Dear Wendy
Dear Wendy

Shortcuts: “My Boyfriend Doesn’t Want to Be My Kids’ Stepdad”

It’s time again for Shortcuts. For every question, I’ll give my advice in just a few sentences because sometimes the answer to a person’s question is so obvious and the need to hear it so great that being as clear and frank as possible is simply the best way to go.

Broken heart

I met my 33-year-old boyfriend three and a half years ago; I’m 48 and have two boys, 14 and 10. My boyfriend made it clear from the start that he didn’t want the role of stepfather, and I kept both parts of my life very separate as my children’s dad was very much involved at that point in their lives and I was able to see my boyfriend without the children. Moving forward, their dad has moved out of their lives, and gradually I introduced them to my boyfriend. He struggled a bit, but eventually we sort of got into a routine and the four of us did more together — holidays, days out, etc. Now that my children’s dad has pretty much removed himself completely, I feel very much alone in parenthood, and since I also had to stop working because of a long-term health issue, things are hard financially. So, I recently asked my boyfriend, whom I still don’t live with, if he was ok being a step-parent now, and he said that if I’m looking for somebody to take them them to the doctor, go on family holidays, and support them financially then, no, he didn’t want that. He then went on to say he has his own life to live and seeing me every weekend is too much. I feel totally confused, let down, and really hurt that for all this time I thought we were evolving into a family when he was actually still sticking by his “I don’t want to be a stepdad” line. We do love each other very much and are truly best friends, but I feel this has to be the end… but then I am totally without support. What should I do? — Needing a Stepdad For My Kids

I’m not sure what’s so confusing about this. Your boyfriend told you from the very beginning that he had no interest in being a stepdad. Now, three and a half years later, it turns out he was being upfront and honest all along. I’ve heard a lot of relationship stories that are confusing; this is not one of them. This is about as clear-cut as it gets. You want a co-parent and your boyfriend doesn’t want to be one. MOA. Sue your kids’ dad for child support, look into what kind of government assistance you qualify for, and do some research into employment that might work around whatever longterm health issue you think precludes you from working.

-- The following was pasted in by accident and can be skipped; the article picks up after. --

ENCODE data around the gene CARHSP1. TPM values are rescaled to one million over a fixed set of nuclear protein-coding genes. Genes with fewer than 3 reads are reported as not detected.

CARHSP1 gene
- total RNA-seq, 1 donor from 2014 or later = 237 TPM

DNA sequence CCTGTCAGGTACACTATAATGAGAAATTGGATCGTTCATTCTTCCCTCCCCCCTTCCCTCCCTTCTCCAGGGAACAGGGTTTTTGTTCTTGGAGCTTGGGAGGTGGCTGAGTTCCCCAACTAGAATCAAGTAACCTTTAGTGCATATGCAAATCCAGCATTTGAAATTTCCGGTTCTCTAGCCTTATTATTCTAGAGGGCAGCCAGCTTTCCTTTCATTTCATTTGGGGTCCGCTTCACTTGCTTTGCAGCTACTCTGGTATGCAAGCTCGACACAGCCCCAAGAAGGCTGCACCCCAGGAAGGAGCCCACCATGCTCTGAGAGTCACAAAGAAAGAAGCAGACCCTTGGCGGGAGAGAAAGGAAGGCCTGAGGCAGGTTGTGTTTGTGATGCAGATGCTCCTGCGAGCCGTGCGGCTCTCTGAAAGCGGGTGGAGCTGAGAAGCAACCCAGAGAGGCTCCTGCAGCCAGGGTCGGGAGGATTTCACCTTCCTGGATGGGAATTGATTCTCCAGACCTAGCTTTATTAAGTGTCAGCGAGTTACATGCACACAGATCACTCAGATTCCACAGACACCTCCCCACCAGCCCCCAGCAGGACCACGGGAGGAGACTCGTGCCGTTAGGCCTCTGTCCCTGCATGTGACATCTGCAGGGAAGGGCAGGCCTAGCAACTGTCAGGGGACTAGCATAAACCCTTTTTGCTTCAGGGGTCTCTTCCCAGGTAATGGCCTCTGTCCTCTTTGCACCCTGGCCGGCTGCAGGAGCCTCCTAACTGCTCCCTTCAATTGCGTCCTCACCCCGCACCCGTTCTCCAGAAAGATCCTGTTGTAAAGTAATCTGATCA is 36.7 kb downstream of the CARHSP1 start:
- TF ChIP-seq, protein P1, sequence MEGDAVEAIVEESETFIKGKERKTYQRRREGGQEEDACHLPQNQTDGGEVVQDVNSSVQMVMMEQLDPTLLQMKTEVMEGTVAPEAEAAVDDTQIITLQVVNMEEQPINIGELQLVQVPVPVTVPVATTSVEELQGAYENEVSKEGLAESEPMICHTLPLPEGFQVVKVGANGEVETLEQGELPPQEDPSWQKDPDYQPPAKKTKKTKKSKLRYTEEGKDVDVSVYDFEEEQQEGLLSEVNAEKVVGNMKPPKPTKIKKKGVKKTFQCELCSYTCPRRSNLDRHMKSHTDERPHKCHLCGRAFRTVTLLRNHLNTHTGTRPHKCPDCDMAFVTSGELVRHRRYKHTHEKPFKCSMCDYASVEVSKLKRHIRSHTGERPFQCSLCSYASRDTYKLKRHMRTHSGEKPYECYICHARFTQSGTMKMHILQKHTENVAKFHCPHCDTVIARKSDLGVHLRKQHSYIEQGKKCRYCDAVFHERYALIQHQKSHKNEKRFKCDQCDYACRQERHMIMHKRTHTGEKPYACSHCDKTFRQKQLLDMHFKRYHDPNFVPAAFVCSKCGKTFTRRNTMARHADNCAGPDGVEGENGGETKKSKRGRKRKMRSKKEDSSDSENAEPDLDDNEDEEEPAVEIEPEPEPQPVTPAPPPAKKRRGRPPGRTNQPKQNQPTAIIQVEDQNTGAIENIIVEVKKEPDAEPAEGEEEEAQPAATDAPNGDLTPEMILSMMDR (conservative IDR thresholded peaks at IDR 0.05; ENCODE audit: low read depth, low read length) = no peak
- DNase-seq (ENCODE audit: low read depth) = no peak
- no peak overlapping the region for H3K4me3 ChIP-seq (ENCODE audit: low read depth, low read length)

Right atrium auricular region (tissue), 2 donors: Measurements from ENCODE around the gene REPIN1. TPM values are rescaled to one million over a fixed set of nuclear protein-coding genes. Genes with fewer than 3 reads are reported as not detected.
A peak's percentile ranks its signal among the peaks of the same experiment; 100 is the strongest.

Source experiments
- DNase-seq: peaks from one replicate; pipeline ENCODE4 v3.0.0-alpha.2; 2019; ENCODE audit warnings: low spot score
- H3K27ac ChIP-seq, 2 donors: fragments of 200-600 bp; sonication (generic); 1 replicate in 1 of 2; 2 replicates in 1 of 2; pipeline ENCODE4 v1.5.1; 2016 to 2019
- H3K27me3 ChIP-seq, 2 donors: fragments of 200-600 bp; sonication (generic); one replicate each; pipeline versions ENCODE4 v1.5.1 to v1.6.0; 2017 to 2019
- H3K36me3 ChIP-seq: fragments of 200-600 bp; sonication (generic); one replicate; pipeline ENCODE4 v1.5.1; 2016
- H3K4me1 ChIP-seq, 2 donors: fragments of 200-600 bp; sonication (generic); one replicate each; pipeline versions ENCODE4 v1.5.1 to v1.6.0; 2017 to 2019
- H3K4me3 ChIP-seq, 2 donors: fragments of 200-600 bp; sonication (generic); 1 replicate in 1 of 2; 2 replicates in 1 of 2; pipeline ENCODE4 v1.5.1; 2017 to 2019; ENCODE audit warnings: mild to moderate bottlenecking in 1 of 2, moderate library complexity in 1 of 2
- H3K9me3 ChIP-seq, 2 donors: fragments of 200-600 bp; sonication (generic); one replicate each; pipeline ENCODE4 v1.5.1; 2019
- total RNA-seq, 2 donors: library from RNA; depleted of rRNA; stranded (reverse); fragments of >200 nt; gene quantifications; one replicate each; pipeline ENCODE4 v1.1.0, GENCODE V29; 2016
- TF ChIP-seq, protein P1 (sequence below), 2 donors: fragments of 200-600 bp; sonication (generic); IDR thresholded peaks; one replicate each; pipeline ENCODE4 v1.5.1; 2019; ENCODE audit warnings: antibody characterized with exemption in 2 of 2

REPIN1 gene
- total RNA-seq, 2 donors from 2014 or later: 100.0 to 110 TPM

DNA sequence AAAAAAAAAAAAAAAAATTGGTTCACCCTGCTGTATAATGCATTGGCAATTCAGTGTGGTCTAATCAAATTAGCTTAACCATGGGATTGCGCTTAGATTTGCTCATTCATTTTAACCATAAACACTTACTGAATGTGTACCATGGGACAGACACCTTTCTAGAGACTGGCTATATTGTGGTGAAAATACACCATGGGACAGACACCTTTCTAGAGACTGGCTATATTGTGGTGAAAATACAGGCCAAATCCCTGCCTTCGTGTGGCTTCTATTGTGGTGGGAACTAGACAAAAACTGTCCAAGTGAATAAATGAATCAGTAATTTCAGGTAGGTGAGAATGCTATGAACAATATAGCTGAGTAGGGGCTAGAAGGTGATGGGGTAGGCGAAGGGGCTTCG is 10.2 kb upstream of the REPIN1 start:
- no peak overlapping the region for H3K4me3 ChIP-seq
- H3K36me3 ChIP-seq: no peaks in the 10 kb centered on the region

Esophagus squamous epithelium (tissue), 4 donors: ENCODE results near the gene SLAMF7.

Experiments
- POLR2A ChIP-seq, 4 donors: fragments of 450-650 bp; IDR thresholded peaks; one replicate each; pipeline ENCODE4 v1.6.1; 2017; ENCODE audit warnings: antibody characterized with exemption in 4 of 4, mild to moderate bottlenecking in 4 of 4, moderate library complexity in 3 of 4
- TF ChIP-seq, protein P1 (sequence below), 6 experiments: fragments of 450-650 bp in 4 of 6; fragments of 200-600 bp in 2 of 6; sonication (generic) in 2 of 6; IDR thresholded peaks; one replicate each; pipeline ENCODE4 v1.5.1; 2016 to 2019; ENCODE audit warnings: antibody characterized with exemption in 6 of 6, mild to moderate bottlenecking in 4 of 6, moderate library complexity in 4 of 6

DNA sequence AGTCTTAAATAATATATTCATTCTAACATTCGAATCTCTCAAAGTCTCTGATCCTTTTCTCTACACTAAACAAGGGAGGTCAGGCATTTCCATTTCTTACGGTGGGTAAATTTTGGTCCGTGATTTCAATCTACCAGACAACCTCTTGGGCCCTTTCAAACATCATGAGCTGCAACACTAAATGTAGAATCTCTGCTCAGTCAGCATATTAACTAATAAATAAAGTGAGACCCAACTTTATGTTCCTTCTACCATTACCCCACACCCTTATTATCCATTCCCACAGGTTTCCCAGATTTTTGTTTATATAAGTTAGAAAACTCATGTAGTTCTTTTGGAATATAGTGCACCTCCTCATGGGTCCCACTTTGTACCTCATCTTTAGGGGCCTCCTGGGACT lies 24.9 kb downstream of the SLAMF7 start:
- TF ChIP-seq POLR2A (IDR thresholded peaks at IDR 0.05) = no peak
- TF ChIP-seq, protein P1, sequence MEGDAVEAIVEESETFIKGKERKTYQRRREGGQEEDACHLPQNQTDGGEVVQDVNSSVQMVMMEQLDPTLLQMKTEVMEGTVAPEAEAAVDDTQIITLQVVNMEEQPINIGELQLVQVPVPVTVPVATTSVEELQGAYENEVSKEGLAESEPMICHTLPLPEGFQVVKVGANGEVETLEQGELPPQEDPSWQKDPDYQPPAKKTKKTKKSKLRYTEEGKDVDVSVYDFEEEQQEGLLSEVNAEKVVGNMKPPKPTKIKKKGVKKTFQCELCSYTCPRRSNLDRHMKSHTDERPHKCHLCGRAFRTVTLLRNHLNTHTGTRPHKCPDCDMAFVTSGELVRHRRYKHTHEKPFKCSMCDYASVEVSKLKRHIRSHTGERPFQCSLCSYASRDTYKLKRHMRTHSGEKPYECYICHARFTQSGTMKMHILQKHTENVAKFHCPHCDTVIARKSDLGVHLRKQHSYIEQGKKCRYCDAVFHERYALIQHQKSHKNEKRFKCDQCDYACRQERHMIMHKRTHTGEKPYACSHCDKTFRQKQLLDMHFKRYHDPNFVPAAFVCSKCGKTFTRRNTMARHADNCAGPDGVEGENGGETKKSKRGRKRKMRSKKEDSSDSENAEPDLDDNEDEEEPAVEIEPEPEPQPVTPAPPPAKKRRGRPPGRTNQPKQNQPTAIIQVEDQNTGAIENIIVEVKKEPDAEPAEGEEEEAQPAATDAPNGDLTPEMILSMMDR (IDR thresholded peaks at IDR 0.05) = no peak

I am engaged and living with my fiancé. His female friend does not like me very much, but we have both been invited to her wedding which is in six months. I have also found out that my cousin’s baby is due the same day, so what do I do?! — Two Events, One Date

 
The female friend will like you a lot less if you skip her wedding because you know someone who has a baby due on her wedding day. Not only would you not be expected (or likely even wanted) at the hospital for your cousin’s labor, most women don’t actually have their babies on their due dates. Go the wedding, be gracious, and have fun. Then visit the baby once the vernix has been washed off.

I am 19 years old and in my first year of college. I have been with my boyfriend for a year and a half, and his mother absolutely hates me. She won’t talk to me when I’m around her and she kicks me out of the house whenever she is mad. She claims I use her son for money even though I started dating him when he didn’t have any. He has been doing well at work lately and he spoils me with dinners out and gifts, but I never ask for any of it. His mother says that I am a snob because I avoid her whenever I am at his house. I literally walk straight to his room, close the door, and crawl under the covers because I am not comfortable around her. She is rude and calls me a bitch and a whore. Can our relationship work? I want to marry him! — Not a Bitch

 
If you don’t want to have a horrible relationship with your potential future mother-in-law, you need to stop acting like a little shit every time you walk into her home. Bypassing her when you’re in her home and going straight to your boyfriend’s room where you shut the door and crawl under the covers is rude, bizarre, and troubling. Are you ill? Extremely cold? Bring a sweater and start sitting with the mother for five minutes before escaping to your boyfriend’s bedroom. And instead of your boyfriend spending his money on gifts for you and dinners out, perhaps you should suggest he spend it on rent for his own place where you won’t be forced to be decent to his mother every time you visit.

***************

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If you have a relationship/dating question I can help answer, you can send me your letters at wendy@dearwendy.com.

33 comments… add one
  • avatar

    Unwanted_Truth March 18, 2016, 8:14 am

    LW1 – Face palm…..Work from home if you must due to your health issues. Let the boyfriend go, focus on you and your kids and do exactly what Wendy suggested, sue for child support like yesterday!! I am curious though, WHY did your children’s father drop out of their lives?

    LW3 – You’re 19, and in your first year of college, trust me, you’re NOT going to marry this guy, and you need to accept some responsibility in the way the relationship is between you and his mother. I’d cut the cord and focus on school and on yourself.

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  • avatar

    Essie March 18, 2016, 8:20 am